ST. PETERSBURG, Russia — The automotive history of the former Soviet Bloc resonates with cars like the funky Lada, the futuristic Tatra, the clunky but lovable Trabant and the luxurious Volga. Then there was the tanklike Zil — always in black — that shuttled Nikita S. Khrushchev and Alexei N. Kosygin through Red Square.
Most of those car brands are relegated to history. These days, Russians with money to spend are drawn to high-end vehicles from the West: technology-rich sedans, luxury limousines, high-riding sport utility vehicles and names like Cayenne, S-Class and 7 Series.
Over all, car sales in Russia have been in a free fall, driven by Western economic sanctions and the collapse of oil prices, to fewer than 1.5 million last year from nearly three million in 2014. But luxury carmakers such as Porsche, BMW and Mercedes-Benz say they believe that the economic crisis has enticed the rich to take advantage of the weak ruble and invest in high-end cars, which traditionally do not depreciate as much in Russia as they do in the West.
Still, not many people have the ruble equivalent of $50,000 or more to spend on a Porsche. In this country of 143.5 million people — about 45 percent of the population of the United States — Porsche this year expects to sell 6,000 cars, or about 12 percent of the number of vehicles it sold in the United States last year.
For those who can shop for such cars here or in Moscow, the experience is not so different from showrooms in Western Europe or the United States.
The modern steel and glass building that houses the Porsche Center Pulkovo dealership here rises several stories above a highway near the dingy Pulkovo Airport. The ground floor is decorated with slick, sleek sports cars in jelly-bean colors and a high-riding Cayenne S.U.V. Customers waiting for a sales representative or having their vehicles serviced can stretch out on comfortable chairs and watch a flat-panel television showing high-resolution images of Vladimir V. Putin chatting with other men in suits and ties. Some sip cappuccinos from the cafe.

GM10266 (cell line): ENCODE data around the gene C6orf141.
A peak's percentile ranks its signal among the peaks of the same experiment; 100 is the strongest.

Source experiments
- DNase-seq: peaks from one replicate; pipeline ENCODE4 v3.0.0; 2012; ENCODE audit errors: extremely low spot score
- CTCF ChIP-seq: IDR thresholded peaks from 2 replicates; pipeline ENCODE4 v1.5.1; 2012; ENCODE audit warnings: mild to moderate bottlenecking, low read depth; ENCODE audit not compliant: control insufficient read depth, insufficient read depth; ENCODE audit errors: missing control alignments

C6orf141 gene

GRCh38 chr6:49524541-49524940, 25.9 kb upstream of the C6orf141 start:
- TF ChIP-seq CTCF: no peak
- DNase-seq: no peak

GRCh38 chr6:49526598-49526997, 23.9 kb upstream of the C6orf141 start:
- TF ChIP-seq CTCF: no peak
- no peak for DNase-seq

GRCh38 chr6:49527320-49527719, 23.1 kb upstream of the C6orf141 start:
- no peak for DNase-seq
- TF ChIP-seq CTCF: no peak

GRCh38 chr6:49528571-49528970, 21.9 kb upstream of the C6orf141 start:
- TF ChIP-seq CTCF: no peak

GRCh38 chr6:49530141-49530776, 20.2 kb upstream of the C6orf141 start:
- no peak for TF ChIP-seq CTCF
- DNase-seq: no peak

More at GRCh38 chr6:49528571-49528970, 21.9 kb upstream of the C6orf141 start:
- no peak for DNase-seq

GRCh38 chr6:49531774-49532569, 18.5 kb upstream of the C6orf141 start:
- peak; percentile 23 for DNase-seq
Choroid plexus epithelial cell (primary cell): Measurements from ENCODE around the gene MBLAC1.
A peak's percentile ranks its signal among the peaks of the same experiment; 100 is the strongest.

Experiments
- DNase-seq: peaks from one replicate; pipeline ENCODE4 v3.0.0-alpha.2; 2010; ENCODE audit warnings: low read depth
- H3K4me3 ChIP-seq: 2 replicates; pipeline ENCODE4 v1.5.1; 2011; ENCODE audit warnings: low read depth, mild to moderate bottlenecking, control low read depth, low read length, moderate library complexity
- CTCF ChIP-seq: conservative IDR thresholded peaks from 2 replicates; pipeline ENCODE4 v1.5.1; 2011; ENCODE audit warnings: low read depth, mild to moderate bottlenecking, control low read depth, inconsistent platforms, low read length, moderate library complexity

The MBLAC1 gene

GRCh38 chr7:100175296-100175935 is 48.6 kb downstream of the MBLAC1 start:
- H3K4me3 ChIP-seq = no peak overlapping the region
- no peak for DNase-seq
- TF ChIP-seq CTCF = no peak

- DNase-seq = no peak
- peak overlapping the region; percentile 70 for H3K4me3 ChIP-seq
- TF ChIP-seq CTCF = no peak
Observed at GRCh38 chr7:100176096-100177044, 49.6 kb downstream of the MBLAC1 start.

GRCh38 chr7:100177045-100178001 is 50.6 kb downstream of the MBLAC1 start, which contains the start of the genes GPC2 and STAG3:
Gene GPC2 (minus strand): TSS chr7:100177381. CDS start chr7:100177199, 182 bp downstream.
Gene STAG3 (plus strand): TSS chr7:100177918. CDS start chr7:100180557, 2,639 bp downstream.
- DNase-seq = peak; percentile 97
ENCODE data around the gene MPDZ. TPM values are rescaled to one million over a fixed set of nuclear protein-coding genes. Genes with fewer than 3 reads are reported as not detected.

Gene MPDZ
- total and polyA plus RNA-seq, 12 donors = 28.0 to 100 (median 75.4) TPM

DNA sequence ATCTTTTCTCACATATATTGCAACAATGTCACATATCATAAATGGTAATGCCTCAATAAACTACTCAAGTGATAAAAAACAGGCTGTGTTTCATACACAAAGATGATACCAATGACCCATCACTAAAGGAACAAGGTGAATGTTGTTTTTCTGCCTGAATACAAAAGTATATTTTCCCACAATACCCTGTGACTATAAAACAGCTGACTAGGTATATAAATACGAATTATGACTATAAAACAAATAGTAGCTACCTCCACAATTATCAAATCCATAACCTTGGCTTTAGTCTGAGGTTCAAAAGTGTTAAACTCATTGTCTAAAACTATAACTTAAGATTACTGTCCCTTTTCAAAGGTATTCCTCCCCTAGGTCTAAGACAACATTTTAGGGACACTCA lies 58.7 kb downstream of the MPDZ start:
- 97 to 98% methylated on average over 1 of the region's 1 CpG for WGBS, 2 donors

If necessary, affluent Russians might be willing to cut back on other expenses rather than forgo a luxury automobile, according to an analysis by Euromonitor International, a global market research firm based in London.
“A new black German car: That’s the way to go,” said Mykola Golovko, project manager for automotive research for Euromonitor.
But while a black German sedan may be the ultimate driving machine for some, S.U.V.s are expected to make up a third of the overall light-vehicle market in Russia in 2016 “and will grow further,” said Andrey Tomyshev, who heads the Commonwealth of Independent States automotive group for the consulting firm EY. “Customers like S.U.V.s, especially compact ones, taking into account Russia’s specific road infrastructure and weather conditions.”
While used-car flea markets catering to less wealthy buyers pepper the countryside near the major cities, the concept of car as status symbol reigns here.
“The money is concentrated in Moscow, and St. Petersburg is second,” said Vadim Voytenkov, the executive director — essentially, the sales manager — of the Porsche Center Pulkovo. The dealership is owned by Autodom, which also operates BMW, Mercedes and Lamborghini dealerships and has a presence in Moscow.
“It’s about synergy in Russia,” Mr. Voytenkov said. “The father buys an S-Class for himself, a Boxster for his son,” he said, referring to a Mercedes sedan — or “saloon,’’ as it is called here — and a two-seat, convertible Porsche.
Mr. Voytenkov said his store sold about 400 Porsches a year.
The procedure for ordering cars in Russia is similar to that in other Western markets. Most customers at the Porsche dealership get their cars in two months, Mr. Voytenkov said, but the wait can stretch to six months for a “deficit” car in low supply, like the new Porsche Macan, or one with an exclusive, special-order color.
Once customers take delivery, they have 10 days to go to a police station with the sales and insurance documents to register and obtain plates.
This city in many ways embodies the grand Russian tradition. It is home to the Hermitage Museum and monuments to Peter the Great, Alexander Pushkin and Vladimir Ilyich Ulyanov — better known as Lenin. There is also the state music conservatory where the Soviet composer Dmitri Shostakovich once taught.
But in a country that for decades officially disavowed the cult of consumerism, there now lives a form of car culture that is also derivative of the Western passion for the automobile.
In the city’s center, one needs venture no further than to the main drag, Nevsky Prospekt, a two-way, eight-lane version of Fifth Avenue, to see the fast and the furious, Russian-style: Retuned Nissans, souped-up Renaults and the occasional modified BMW race up and down, blatting, growling and burping an automotive symphony.